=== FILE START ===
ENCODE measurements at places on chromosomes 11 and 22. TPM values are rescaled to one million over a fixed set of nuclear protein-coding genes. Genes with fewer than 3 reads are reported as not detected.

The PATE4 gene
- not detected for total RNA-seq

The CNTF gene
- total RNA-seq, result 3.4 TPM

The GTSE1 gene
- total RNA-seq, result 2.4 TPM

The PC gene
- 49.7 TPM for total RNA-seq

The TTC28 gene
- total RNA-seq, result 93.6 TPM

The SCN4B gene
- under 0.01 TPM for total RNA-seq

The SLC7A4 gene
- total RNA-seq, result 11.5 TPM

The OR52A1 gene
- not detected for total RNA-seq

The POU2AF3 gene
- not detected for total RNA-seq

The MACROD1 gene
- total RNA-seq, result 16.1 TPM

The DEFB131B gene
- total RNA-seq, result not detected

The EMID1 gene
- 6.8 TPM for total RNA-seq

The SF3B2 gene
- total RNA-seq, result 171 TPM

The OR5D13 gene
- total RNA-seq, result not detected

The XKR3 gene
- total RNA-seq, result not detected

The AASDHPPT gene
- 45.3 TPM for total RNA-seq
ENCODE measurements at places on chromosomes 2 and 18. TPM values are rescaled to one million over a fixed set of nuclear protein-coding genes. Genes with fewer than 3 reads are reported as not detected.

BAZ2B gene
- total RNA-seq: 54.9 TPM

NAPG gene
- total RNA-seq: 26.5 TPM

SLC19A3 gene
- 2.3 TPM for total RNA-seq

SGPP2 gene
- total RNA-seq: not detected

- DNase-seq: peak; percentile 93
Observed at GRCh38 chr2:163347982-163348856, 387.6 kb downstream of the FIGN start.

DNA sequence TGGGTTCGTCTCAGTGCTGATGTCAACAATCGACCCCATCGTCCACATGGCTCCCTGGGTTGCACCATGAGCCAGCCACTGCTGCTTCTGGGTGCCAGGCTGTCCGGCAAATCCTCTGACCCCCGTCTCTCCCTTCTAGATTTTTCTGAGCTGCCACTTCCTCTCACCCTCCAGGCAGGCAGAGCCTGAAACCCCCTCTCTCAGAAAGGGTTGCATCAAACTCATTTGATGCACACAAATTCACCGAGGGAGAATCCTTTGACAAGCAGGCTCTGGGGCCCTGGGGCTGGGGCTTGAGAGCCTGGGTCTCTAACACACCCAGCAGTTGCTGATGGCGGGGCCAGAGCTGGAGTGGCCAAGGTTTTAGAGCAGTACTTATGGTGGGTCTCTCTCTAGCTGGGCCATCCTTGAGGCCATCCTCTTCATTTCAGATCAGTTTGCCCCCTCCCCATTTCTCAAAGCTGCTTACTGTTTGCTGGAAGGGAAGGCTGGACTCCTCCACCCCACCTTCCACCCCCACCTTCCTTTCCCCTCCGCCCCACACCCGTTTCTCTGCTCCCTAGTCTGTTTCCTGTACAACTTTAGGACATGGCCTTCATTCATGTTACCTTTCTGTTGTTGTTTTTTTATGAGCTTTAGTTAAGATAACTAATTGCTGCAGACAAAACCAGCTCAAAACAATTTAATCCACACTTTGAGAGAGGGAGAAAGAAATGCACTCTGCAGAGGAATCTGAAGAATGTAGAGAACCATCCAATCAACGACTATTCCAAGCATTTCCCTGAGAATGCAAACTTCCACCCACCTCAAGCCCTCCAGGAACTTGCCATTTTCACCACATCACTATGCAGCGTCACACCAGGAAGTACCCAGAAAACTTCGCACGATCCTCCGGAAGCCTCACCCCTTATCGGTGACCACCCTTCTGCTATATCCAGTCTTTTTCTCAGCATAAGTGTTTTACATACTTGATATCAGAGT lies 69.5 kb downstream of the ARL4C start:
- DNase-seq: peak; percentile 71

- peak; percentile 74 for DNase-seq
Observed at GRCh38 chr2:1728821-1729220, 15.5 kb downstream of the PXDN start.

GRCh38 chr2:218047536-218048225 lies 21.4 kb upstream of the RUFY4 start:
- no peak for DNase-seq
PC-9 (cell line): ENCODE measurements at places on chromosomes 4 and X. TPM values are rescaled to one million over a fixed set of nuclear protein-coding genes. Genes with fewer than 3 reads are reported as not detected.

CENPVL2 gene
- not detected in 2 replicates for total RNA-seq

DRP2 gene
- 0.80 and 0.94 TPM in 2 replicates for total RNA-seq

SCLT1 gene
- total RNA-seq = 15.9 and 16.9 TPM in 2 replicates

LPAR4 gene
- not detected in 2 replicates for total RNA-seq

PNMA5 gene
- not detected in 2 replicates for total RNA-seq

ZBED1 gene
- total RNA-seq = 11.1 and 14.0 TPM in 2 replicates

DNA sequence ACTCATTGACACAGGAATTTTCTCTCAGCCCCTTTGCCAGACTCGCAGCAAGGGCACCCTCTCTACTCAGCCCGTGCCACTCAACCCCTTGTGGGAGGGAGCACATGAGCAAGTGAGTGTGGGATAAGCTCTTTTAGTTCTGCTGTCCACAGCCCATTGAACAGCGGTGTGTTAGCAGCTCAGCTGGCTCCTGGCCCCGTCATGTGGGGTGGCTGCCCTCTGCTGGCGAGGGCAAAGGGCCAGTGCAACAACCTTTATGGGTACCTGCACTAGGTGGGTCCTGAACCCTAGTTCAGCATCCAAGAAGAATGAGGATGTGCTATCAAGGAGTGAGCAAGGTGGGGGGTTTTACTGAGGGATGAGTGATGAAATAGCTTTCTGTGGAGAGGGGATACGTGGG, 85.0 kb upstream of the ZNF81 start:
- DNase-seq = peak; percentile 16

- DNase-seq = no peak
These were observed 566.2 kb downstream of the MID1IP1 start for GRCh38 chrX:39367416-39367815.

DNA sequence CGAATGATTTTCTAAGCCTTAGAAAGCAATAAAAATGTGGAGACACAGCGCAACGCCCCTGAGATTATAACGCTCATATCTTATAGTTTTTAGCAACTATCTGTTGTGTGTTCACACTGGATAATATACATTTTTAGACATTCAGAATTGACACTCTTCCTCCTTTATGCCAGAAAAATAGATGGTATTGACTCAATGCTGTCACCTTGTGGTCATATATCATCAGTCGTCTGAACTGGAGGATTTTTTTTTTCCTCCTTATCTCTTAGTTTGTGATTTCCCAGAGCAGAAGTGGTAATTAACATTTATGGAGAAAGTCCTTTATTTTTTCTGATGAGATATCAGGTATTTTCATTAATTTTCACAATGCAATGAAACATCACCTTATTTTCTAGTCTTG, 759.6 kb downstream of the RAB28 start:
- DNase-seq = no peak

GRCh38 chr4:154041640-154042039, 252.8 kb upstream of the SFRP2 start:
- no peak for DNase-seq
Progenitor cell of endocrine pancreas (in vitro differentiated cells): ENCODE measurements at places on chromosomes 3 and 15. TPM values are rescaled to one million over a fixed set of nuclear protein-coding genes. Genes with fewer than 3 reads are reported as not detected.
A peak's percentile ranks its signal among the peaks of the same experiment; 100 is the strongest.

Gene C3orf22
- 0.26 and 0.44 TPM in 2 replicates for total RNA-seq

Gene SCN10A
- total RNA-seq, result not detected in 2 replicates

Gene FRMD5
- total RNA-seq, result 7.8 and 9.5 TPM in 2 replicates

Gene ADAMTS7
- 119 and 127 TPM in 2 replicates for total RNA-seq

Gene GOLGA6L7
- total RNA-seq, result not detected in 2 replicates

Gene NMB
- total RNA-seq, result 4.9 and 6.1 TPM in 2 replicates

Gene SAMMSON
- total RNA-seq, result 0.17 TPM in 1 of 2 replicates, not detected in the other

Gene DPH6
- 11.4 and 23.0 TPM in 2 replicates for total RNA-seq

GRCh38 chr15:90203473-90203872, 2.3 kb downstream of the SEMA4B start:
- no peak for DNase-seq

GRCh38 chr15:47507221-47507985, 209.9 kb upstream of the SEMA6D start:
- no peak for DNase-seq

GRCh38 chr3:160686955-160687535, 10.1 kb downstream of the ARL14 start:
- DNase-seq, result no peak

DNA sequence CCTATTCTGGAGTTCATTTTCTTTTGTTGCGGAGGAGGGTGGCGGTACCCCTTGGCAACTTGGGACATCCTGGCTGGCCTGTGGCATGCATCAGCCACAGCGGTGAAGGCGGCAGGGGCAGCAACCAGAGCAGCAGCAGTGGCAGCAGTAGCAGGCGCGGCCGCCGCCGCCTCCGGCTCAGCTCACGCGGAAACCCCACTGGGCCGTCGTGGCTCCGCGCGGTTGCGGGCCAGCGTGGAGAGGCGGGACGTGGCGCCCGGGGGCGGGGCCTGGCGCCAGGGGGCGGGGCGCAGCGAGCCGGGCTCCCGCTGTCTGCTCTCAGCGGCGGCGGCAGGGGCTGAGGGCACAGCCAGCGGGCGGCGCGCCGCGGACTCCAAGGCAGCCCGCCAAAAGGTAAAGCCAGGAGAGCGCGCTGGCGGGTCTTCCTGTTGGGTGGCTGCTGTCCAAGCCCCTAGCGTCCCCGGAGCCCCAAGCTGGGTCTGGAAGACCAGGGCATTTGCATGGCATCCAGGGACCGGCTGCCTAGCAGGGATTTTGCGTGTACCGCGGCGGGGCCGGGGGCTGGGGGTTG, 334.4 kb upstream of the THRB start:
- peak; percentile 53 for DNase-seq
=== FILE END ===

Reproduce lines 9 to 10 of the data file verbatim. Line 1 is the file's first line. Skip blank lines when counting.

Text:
- 49.7 TPM for total RNA-seq

The TTC28 gene